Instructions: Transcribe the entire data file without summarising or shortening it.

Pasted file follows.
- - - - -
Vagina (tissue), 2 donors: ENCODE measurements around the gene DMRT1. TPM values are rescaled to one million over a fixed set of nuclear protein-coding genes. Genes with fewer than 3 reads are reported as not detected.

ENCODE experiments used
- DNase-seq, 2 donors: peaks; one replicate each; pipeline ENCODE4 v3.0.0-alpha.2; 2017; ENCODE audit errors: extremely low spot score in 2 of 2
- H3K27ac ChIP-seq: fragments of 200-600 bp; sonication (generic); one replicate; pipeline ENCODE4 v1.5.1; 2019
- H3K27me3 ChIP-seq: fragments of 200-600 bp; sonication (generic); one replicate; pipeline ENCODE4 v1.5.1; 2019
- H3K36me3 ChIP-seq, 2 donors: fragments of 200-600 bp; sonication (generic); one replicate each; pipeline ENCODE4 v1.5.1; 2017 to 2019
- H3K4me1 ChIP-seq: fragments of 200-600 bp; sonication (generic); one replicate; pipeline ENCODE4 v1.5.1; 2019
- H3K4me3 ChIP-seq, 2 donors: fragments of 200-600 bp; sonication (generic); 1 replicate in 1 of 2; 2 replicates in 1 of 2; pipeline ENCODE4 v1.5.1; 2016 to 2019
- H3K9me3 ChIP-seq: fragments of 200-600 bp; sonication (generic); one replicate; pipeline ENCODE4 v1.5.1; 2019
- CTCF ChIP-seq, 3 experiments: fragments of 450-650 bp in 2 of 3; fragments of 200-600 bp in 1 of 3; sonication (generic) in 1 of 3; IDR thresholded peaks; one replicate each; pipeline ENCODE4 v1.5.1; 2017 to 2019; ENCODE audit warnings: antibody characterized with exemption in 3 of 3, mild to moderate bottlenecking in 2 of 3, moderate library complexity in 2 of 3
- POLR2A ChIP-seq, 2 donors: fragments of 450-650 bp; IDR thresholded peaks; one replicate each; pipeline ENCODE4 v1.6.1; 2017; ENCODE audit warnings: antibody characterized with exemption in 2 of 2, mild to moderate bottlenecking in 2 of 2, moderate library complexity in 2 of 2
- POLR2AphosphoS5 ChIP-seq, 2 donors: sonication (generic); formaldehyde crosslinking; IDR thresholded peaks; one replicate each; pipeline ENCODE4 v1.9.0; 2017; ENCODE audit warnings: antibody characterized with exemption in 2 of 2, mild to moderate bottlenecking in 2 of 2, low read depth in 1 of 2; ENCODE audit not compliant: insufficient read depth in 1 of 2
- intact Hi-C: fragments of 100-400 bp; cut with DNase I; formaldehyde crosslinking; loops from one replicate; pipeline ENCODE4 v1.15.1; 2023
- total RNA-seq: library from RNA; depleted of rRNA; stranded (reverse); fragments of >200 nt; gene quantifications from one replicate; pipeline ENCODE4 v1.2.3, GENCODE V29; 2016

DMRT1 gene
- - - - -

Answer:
Vagina (tissue), 2 donors: ENCODE measurements around the gene DMRT1. TPM values are rescaled to one million over a fixed set of nuclear protein-coding genes. Genes with fewer than 3 reads are reported as not detected.

ENCODE experiments used
- DNase-seq, 2 donors: peaks; one replicate each; pipeline ENCODE4 v3.0.0-alpha.2; 2017; ENCODE audit errors: extremely low spot score in 2 of 2
- H3K27ac ChIP-seq: fragments of 200-600 bp; sonication (generic); one replicate; pipeline ENCODE4 v1.5.1; 2019
- H3K27me3 ChIP-seq: fragments of 200-600 bp; sonication (generic); one replicate; pipeline ENCODE4 v1.5.1; 2019
- H3K36me3 ChIP-seq, 2 donors: fragments of 200-600 bp; sonication (generic); one replicate each; pipeline ENCODE4 v1.5.1; 2017 to 2019
- H3K4me1 ChIP-seq: fragments of 200-600 bp; sonication (generic); one replicate; pipeline ENCODE4 v1.5.1; 2019
- H3K4me3 ChIP-seq, 2 donors: fragments of 200-600 bp; sonication (generic); 1 replicate in 1 of 2; 2 replicates in 1 of 2; pipeline ENCODE4 v1.5.1; 2016 to 2019
- H3K9me3 ChIP-seq: fragments of 200-600 bp; sonication (generic); one replicate; pipeline ENCODE4 v1.5.1; 2019
- CTCF ChIP-seq, 3 experiments: fragments of 450-650 bp in 2 of 3; fragments of 200-600 bp in 1 of 3; sonication (generic) in 1 of 3; IDR thresholded peaks; one replicate each; pipeline ENCODE4 v1.5.1; 2017 to 2019; ENCODE audit warnings: antibody characterized with exemption in 3 of 3, mild to moderate bottlenecking in 2 of 3, moderate library complexity in 2 of 3
- POLR2A ChIP-seq, 2 donors: fragments of 450-650 bp; IDR thresholded peaks; one replicate each; pipeline ENCODE4 v1.6.1; 2017; ENCODE audit warnings: antibody characterized with exemption in 2 of 2, mild to moderate bottlenecking in 2 of 2, moderate library complexity in 2 of 2
- POLR2AphosphoS5 ChIP-seq, 2 donors: sonication (generic); formaldehyde crosslinking; IDR thresholded peaks; one replicate each; pipeline ENCODE4 v1.9.0; 2017; ENCODE audit warnings: antibody characterized with exemption in 2 of 2, mild to moderate bottlenecking in 2 of 2, low read depth in 1 of 2; ENCODE audit not compliant: insufficient read depth in 1 of 2
- intact Hi-C: fragments of 100-400 bp; cut with DNase I; formaldehyde crosslinking; loops from one replicate; pipeline ENCODE4 v1.15.1; 2023
- total RNA-seq: library from RNA; depleted of rRNA; stranded (reverse); fragments of >200 nt; gene quantifications from one replicate; pipeline ENCODE4 v1.2.3, GENCODE V29; 2016

DMRT1 gene